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Why is aviation so full of persnickety characters?

… and why are they so hard to ignore?

There is a few things that reoccur in all forums and bar conversations all the time – discussion about the ins and outs of rules, and how things should be done.

  • People who make up rules where there aren’t any
  • People who believe that anything that is not approved or explicitly mentioned is verboten
  • People who interpret all rules in the most restrictive fashion
  • People who jump on others for the tiniest mistakes
  • People who argue strongly for stuff to be “mandatory”

We appear, to the outsider, a community obsessed with minutiae, instead of enjoying flying, and educate people to be in fear of being lectured by their fellow pilots, instead of seeking their advice.

Perhaps one reason why GA is declining…

Biggin Hill

I think the part of the problem is the link or lack of link between theory, training, reality and experience.

During training, especially training in some commercial schools there is almost literally a procedure for every scenario and this means that the idea of something not being allowed because it is not specifically mentioned is almost true.

The next problem is that in training most things tend to go to plan and idealisms are taught.

Then there is the person who has been taught but has little experience or a confined experience and they don’t know any better from what they were taught.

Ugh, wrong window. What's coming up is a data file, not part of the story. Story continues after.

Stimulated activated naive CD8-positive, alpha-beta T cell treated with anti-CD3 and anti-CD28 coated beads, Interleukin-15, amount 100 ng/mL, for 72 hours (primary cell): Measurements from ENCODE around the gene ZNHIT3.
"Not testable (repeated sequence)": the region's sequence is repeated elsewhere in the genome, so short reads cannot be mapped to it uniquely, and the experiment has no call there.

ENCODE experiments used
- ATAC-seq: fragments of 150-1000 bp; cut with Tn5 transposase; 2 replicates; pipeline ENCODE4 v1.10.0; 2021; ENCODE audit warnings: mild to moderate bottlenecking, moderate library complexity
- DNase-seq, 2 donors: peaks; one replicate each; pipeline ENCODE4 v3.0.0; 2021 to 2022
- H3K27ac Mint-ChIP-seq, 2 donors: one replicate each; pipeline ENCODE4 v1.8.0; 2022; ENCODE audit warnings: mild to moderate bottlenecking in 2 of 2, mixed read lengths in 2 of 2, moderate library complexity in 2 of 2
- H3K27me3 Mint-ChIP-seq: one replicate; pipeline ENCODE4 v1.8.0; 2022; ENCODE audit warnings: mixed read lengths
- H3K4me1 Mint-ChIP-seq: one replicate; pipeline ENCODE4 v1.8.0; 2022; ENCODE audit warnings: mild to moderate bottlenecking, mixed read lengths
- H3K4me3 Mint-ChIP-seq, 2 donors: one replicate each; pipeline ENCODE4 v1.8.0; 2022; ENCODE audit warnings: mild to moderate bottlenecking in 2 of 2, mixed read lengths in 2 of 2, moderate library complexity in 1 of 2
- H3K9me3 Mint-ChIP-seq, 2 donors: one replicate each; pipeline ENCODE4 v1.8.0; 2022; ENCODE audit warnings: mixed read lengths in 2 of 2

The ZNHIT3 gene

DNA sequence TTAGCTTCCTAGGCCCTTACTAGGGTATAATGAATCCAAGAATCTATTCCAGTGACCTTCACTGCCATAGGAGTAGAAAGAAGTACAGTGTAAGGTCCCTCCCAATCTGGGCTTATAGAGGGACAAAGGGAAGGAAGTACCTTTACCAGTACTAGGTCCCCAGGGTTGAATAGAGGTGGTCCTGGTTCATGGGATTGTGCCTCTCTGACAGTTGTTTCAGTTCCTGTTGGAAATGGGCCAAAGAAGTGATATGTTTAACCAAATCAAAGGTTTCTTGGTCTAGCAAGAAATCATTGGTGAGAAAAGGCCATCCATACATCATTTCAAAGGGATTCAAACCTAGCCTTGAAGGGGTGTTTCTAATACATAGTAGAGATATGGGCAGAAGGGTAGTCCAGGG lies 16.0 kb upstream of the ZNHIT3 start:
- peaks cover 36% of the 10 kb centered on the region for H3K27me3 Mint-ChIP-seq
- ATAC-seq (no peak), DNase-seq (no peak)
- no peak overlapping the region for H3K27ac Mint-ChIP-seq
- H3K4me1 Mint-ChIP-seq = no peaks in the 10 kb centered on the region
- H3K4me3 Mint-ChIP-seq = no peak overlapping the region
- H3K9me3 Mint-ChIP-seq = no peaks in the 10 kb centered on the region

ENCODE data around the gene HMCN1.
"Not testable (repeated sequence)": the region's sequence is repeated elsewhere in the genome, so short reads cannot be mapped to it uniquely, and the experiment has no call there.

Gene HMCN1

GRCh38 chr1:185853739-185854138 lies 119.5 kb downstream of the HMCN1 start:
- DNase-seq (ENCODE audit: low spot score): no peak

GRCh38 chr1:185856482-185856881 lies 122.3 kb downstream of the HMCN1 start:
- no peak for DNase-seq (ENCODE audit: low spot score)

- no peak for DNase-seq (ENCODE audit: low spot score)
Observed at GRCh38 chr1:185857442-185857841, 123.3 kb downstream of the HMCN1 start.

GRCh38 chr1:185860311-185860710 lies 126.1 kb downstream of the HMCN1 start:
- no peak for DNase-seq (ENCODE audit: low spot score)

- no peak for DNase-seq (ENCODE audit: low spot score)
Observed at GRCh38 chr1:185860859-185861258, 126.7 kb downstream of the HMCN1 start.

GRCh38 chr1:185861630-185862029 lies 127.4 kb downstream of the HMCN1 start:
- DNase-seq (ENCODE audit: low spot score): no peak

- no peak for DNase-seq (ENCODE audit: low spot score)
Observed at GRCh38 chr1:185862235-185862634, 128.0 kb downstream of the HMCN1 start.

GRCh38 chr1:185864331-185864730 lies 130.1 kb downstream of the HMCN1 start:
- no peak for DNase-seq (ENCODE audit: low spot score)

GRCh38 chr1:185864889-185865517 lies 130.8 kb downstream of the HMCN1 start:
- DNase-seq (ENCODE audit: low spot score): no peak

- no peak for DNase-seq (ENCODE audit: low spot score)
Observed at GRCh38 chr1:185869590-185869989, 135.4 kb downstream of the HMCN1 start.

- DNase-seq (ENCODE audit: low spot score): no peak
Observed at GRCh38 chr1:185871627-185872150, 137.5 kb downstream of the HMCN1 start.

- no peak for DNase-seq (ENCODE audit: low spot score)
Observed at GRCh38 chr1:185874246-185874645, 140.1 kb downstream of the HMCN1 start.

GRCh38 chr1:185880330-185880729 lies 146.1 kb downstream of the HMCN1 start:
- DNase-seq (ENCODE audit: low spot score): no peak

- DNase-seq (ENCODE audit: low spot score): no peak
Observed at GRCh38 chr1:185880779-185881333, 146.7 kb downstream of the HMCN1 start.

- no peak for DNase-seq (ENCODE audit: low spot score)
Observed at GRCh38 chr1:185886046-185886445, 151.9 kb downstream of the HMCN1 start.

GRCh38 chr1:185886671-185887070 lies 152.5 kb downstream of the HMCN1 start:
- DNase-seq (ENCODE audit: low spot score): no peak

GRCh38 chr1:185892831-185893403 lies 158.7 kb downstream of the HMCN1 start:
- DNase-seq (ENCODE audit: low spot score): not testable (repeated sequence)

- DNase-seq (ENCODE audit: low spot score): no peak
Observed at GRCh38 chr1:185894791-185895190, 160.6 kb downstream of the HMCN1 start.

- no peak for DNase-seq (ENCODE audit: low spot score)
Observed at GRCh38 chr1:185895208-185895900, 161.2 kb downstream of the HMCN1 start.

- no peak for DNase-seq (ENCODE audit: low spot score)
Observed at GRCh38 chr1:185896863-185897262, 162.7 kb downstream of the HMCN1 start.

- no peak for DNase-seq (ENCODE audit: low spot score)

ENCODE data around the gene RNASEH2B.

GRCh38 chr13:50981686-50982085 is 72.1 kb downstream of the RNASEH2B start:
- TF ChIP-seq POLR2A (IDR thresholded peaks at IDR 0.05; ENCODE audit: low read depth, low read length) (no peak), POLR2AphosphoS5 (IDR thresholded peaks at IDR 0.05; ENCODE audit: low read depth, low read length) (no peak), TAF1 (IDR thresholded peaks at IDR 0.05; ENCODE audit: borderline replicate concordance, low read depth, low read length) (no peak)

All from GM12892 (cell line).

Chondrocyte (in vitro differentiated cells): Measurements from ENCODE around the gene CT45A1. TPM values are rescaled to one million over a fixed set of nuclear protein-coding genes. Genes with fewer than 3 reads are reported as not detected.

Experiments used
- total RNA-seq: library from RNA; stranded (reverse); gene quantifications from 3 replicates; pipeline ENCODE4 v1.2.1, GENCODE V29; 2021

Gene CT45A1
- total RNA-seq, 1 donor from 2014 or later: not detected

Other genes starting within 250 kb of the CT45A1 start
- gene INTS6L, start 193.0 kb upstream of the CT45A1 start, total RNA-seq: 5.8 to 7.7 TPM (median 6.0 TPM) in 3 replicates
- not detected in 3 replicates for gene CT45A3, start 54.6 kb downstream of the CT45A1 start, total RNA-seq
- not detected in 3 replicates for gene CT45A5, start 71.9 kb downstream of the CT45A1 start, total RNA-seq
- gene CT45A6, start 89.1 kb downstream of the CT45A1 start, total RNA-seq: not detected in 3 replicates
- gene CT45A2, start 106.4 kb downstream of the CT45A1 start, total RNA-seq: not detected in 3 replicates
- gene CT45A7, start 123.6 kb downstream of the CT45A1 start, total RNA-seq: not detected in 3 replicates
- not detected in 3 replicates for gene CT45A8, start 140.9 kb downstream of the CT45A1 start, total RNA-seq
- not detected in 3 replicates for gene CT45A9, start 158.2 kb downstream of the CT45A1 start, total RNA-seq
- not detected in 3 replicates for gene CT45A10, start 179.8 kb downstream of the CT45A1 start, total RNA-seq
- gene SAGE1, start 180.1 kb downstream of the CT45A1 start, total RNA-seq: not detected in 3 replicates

Then these same people start teaching new people, reinforcing the mantra even more.

I believed the training I had to be good, and for training it WAS good I believe. The problem is that it does little to prepare for reality, and only when you start to go out and do things yourself (often in at the deep end) does it become obvious that there are plenty of things that rules don’t cover, and this leads you to use common sense, and when that common sense (or airmanship perhaps?) develops then you are able to apply it to more circumstances.

For this reason I notice when I am at work (airline F/O) there is a big difference between the captain who has only done this one job for this one company and is fairly new as a captain compared to the older more experienced captain. The first one will say many more times “where does it say we can do that” when the older captain will say “sounds like a plan”

The problem is that the attitude filters down and people will believe it all. Especially when the people with limited experience start teaching/instructing themselves which unfortunately is the way it seems to happen (in EASA land anyway).

EDIT: